Lead Position Disadvantage can easily be seen in 40k. The push of “Razorspam,” or “Rhino Rush” of yesteryear, changed how everyone built their armies. In 5th edition 40k, bringing Str 7 and 8 weapons to deal with fighting transports was critical. Now, in 6th, anti-air and some high AP weapons might prove more useful. To extend using 40k as an example. The Imperial Guard had a lead position near the beginning of 5th, with their back field dominance and the resilience of the 55 point Chimera. Then we saw the rise of the Space Wolves, with their efficient troops and the Chimera-bane Long Fangs. Then the next big thing… and so on. It’s actually healthy. As we the players learn more strategies, the game becomes more strategically deep.
Testing for this is extremely hard. Maybe impossible. Although we try. In Starcraft, they just let a billion games happen and then pooled data on what players did to win most often. Watching each map, breaking down player play patterns, unit vs. unit data… the list goes on and on. Man, I’m so jealous of that.
This is why there are two types of playtests. Broad Testing involves looking at the game as a whole. This usually happens at the beginning of a project, and then again at the end. Next is Target Testing. This is where a designer checks a few specific mechanics, to make sure they are performing properly. Testing can be broken down in three stages.
- Concept Testing (Alpha). This is where the games concepts are put through the paces. Early balance issues are usually large, and units see big nerfs, or total redesigns. Core mechanics might change completely. This is normally done with the lead designer testing with his design staff. They know what feedback is useful, and what the vision of the game is.
- Target Issue Testing (Beta). This is the bulk of the testing that much of us believe is still happening when an open test happens. A local group of testers, often people in the company, and local store players, will be given the game to learn. As things progress, new elements will be added in. Like scenario building. These are added in one at a time so that each can be tested to ensure they function. This is also when units begin to become very different from one another. This is when armies start to take shape.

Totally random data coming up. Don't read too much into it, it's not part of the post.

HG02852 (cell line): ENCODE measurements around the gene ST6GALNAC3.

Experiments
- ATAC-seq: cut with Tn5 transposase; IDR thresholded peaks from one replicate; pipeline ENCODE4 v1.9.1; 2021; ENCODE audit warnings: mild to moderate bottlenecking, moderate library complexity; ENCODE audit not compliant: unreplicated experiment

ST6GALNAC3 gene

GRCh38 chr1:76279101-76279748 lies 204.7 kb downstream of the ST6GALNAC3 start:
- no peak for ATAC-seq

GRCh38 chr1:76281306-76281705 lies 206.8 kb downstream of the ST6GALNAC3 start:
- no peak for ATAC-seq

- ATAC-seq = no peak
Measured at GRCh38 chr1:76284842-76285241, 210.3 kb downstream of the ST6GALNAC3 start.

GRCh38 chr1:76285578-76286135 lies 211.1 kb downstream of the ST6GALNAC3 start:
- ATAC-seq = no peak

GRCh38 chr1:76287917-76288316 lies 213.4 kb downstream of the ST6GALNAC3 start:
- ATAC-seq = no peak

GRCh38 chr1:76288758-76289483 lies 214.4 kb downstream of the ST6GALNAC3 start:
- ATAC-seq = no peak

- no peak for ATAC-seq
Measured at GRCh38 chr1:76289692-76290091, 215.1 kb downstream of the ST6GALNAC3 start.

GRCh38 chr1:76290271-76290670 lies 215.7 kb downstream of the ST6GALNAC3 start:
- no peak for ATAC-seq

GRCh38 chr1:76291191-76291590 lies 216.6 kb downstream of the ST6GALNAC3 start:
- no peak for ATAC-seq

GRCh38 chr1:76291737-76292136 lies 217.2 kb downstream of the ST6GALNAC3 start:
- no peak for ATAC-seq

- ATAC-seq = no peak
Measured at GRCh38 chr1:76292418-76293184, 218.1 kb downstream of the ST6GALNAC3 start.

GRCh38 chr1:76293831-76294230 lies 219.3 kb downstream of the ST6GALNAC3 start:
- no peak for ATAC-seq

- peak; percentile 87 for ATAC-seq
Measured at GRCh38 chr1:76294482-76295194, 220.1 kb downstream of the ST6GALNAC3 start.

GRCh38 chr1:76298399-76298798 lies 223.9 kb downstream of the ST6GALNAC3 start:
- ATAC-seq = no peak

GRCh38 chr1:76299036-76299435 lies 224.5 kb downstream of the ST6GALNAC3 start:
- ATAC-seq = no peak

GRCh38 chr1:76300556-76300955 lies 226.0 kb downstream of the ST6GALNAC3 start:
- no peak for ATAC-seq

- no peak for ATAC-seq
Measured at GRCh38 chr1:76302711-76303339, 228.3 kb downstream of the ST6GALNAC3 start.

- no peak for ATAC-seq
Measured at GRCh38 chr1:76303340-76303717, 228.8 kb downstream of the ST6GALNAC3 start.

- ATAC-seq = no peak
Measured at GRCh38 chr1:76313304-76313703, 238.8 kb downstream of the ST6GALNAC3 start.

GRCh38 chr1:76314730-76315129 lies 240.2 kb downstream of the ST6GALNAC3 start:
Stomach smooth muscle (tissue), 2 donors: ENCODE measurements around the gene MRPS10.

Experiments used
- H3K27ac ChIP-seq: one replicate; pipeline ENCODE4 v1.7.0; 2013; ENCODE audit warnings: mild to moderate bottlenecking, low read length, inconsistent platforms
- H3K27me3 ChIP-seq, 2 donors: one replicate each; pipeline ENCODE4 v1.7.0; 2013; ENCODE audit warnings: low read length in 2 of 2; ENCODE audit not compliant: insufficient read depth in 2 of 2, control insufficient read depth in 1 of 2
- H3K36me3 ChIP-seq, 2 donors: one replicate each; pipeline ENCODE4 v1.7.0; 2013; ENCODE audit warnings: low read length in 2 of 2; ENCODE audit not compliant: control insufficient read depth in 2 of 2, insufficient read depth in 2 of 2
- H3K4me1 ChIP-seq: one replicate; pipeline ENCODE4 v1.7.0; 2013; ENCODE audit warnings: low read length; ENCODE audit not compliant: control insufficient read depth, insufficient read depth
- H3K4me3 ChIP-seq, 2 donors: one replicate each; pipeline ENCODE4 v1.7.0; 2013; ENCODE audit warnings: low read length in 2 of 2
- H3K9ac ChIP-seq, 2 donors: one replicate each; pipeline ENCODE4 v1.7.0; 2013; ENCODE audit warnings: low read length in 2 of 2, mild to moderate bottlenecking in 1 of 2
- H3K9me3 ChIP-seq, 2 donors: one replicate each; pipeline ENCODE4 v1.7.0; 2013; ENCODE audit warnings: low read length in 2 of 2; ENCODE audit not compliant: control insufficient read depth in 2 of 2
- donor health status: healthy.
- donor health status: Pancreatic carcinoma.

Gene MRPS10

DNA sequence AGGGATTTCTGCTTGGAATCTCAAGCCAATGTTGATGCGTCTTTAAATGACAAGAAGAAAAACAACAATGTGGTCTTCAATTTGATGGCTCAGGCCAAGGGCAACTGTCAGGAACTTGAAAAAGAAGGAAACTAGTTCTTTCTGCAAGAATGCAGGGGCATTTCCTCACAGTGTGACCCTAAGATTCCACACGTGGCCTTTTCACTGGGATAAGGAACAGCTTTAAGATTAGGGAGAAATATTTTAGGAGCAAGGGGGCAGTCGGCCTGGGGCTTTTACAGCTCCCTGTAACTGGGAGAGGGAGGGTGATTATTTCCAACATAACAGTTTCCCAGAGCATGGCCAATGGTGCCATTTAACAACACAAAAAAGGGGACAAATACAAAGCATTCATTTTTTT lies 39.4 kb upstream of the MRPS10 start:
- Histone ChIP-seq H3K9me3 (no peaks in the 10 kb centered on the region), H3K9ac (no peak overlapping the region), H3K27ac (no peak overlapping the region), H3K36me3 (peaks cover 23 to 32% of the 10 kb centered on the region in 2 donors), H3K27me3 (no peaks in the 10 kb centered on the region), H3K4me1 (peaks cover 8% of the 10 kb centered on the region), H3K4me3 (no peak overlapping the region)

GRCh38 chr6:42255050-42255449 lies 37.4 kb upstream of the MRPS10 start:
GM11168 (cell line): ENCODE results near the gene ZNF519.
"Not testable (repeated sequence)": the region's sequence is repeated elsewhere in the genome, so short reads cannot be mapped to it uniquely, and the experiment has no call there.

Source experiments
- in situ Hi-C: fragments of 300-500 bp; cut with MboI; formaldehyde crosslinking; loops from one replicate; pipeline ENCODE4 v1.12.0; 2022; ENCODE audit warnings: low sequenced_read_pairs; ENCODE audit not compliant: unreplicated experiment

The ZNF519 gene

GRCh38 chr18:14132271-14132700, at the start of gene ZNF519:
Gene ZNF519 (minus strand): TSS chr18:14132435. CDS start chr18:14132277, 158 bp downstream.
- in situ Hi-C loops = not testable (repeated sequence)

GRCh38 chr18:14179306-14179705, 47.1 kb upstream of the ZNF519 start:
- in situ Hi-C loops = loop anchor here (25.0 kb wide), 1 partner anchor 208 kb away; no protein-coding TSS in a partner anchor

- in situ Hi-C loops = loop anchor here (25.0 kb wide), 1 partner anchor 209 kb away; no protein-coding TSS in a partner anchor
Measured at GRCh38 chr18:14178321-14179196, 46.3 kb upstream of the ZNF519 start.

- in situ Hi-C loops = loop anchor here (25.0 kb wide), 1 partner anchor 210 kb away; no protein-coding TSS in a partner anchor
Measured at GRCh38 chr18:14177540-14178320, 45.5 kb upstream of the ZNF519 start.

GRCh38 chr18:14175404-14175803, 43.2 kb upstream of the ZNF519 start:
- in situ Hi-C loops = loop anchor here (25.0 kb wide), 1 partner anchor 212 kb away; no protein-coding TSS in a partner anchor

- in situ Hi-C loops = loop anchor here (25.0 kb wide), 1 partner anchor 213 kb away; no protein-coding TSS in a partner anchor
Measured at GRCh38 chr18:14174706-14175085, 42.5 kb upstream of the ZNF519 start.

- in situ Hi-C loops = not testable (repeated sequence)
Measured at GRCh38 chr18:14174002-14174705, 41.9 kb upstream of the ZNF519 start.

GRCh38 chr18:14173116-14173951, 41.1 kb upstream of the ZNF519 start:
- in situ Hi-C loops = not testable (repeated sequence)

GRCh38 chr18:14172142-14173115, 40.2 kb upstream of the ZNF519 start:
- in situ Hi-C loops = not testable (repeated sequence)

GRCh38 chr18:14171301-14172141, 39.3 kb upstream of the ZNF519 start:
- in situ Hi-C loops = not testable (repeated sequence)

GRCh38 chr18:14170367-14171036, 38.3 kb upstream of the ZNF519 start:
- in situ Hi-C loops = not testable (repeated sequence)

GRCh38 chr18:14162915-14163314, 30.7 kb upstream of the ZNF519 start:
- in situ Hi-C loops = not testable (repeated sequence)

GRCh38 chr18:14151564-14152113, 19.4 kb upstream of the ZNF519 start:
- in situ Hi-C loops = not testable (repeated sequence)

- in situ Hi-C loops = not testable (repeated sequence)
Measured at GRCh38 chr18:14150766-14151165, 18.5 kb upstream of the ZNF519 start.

- External Broad Testing (Public Beta). This isn’t where balance testing really happens… sorry guys! It’s done to test the rules text in a wider pool. Usually dozens of external groups who are under NDA (that’s why you never see them talk on a forum). If an issue comes up that really spoils the balance of the game, it is dealt with, but the designers aren’t really looking for that here. They just want to make sure the game functions, and that nothing huge was missed.
Why is that? Because players don’t have the high view of a game. They can’t, they are thinking about too many things just running their army. I wouldn’t want them to either! That’s my job. I need the feedback of a player experiencing my game, not another designer. Even Starcraft, with it’s enormous pool of games played, didn’t make sweeping design changes at this step. There were tweeks, but few units or design elements were completely reworked. Although, that’s a different bag of worms, cus Starcraft had that testing pool… I’m so jealous.
Have at it folks, and lets give it up for Mack! For more cool designer stuff, visit his site.